Aaron Wehner Delves Into TSP’s Dungeons & Dragons Publishing Program
Ten Speed Press Publisher Aaron Wehner takes us behind the scenes of the imprint’s Dungeons & Dragons publishing program that includes a wide range of illustrated D&D books for all ages. He shares the origins, looks at the unique editorial/design/production process, and how the ongoing evolution of the cultural phenomenon of this popular role-playing game will influence future releases. Wehner also reveals his personal passion for D&D and his favorite campaign/adventure.
How did Ten Speed’s publishing relationship with D&D/Wizards of the Coast begin?
When Ten Speed first launched our graphic novel program five years ago, we approached Wizards of the Coast (which owns Dungeons & Dragons) to see if they would be interested in partnering on a graphic history of the game. In my conversation with the licensing team at D&D, they mentioned they had just been pitched a large-format, art-driven history written by a well-credentialed author team from out of house. D&D wanted to see the project published, but it fell outside of the scope of their own program, so Ten Speed quickly agreed to take it on. That book became DUNGEONS & DRAGONS ART & ARCANA, authored by the nerd force of Kyle Newman, Sam Witwer, Michael Witwer, and Jon Peterson. Published in 2018, it was nominated for a Hugo Award and has sold more than 150,000 copies—and just as importantly, it has been embraced by the RPG community as one of the best visual histories of its kind. An interesting historical note—Random House has distributed D&D’s books since the late ‘70s, and continues to do so. Jeff Abraham, the head of Penguin Random House Publisher Services, made our original introduction to the D&D team, and the great, 40+ year relationship between the companies really paved the way for Ten Speed and Clarkson Potter’s thriving program. (Thanks, Jeff!)
How does the editorial/design/production process of working with a major brand like this differ from other, non-licensed books?
With most licensed properties, securing creative approvals at every stage is a more involved process than with a regular title. However in the case of D&D, the core editorial and design group is of a similar size as Ten Speed’s, and everyone involved is deeply invested in the game and the publishing around it. ART & ARCANA was essentially our tryout as a partner, and after that went so well, we had a strong base of trust on which to build out the program. It can still be challenging to secure the approvals we need when deadlines are tight, as they almost always are, but Wizards/D&D have been fantastic partners. The team at Ten Speed that oversees the D&D program–led by Shaida Boroumand in editorial and Kelly Booth and Betsy Stromberg in design—do a beautiful job liaising between the writers, artists, and Wizards/D&D on each project, as does the team in Potter Gift. We also have detailed approval requirements for all our promotional materials and initiatives, and Daniel Wikey and Lauren Kretzschmar have done brilliant work on that front.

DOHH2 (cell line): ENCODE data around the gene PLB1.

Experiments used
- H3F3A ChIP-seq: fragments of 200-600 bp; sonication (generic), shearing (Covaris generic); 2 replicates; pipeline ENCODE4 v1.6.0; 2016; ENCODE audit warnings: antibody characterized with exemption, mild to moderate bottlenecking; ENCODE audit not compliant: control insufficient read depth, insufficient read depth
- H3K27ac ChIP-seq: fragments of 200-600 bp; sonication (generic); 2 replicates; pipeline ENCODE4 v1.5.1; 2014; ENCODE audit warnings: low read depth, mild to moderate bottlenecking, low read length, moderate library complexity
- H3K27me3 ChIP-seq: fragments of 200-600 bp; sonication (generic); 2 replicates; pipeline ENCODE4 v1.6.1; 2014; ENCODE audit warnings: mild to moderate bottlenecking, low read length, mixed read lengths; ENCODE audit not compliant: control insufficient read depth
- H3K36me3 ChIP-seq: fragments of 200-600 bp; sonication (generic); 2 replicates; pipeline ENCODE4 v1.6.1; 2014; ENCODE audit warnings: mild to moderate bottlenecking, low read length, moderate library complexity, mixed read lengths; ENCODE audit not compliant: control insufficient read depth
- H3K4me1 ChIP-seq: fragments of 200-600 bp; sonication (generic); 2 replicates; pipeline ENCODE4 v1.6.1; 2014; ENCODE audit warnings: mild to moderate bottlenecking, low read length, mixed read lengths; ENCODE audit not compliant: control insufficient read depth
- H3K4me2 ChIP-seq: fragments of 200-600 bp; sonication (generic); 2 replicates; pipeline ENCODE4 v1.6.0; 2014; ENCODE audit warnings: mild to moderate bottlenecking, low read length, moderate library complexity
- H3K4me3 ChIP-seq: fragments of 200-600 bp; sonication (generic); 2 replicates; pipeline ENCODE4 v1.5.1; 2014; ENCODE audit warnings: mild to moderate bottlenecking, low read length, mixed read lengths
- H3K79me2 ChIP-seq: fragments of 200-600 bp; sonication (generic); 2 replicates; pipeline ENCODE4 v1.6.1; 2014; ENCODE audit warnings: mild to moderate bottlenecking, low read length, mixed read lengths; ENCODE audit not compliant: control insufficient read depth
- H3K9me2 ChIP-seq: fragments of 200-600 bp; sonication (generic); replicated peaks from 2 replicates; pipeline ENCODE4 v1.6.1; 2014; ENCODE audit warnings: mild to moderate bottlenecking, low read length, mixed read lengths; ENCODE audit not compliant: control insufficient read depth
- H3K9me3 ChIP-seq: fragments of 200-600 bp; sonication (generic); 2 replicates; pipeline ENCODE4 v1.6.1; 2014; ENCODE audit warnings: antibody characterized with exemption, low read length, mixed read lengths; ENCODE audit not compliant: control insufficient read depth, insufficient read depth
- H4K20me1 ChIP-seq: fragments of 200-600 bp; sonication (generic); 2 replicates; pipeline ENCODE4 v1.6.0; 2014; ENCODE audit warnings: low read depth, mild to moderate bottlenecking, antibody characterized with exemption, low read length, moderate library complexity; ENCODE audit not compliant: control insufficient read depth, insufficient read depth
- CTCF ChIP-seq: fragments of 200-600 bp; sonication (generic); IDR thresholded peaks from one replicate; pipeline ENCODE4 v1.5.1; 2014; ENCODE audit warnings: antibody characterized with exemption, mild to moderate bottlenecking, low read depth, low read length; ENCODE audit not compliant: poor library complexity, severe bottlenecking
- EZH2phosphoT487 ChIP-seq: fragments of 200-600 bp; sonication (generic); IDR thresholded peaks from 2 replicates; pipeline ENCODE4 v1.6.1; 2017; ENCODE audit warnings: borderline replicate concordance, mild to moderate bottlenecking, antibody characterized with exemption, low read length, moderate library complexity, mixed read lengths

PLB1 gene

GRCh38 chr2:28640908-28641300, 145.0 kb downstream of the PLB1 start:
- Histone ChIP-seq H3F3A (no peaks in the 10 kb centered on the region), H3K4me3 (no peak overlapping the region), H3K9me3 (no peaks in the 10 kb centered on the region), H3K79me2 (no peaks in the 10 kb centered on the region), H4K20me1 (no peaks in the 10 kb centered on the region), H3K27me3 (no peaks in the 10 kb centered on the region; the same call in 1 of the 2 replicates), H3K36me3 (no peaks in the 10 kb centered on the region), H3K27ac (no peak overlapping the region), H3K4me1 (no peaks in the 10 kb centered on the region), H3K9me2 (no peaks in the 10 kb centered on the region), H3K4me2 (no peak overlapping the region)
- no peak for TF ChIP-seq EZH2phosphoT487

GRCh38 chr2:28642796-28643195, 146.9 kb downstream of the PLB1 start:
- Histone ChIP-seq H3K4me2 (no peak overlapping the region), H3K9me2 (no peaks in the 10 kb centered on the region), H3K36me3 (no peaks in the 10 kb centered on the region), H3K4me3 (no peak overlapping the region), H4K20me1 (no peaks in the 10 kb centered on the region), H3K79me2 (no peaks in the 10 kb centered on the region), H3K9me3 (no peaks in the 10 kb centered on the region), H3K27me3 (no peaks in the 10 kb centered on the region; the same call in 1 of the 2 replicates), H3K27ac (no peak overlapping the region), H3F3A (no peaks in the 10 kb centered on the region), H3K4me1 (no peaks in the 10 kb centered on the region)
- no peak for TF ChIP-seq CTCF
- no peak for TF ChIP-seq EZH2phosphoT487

As D&D continues to become more and more popular, how do you foresee this impacting future book releases?
The growth of the game year over year has been phenomenal, this year has been no exception, with the shift to immersive, home-based activities brought about by COVID. In planning our future publishing around the game, we worked closely with D&D to track their schedule of major releases in hopes of timing ours accordingly. That said, because the game has such an incredibly rich history, with themes and settings that are timeless, we have more freedom to brainstorm ideas outside the brand cadence, whether for our line of books for young readers (the YOUNG ADVENTURERS GUIDES), the various journal formats, puzzles, or in the case of our most recent release, HEROES’ FEAST, in cooking.
What’s your history with D&D — when did you start playing? Do you have a go-to character you always play as?
I grew up playing D&D during the first golden age of the game, in the early 80s. The basement scene in the opening episode of Stranger Things, where the kids face off with the Demogorgon—that was me and my 6th grade friends. The character I remember most was a Druid named Rilian, who made it to 10th level and has long since retired in a shire somewhere. My most recent campaign has been running a game for a group of 9 to 13 year olds, working our way through the new starter set, searching for the Lost Mine of Phandelver. After a side trip to a lighthouse on the Sword Coast, where the party parlayed with an eccentric Giant Crab with a grudge, the group is clambering through some ruins, about to face a young green dragon.
Do you have a favorite campaign/adventure? What about a favorite dish from Heroes’ Feast?
For the adventure, no question, THE LOST CAVERNS OF TSOJCANTH. When the 12-year-old me saw the cover art by Erol Otus, I was blown away (it may still be my favorite piece of fantasy art), and the extra monster manual that came with the module was a major bonus. For the dish from HEROES, the Iron Rations stave off hunger during long Zoom calls, and the classic Traveler’s Stew is perfect comfort food fare for the quarantine winter nights ahead.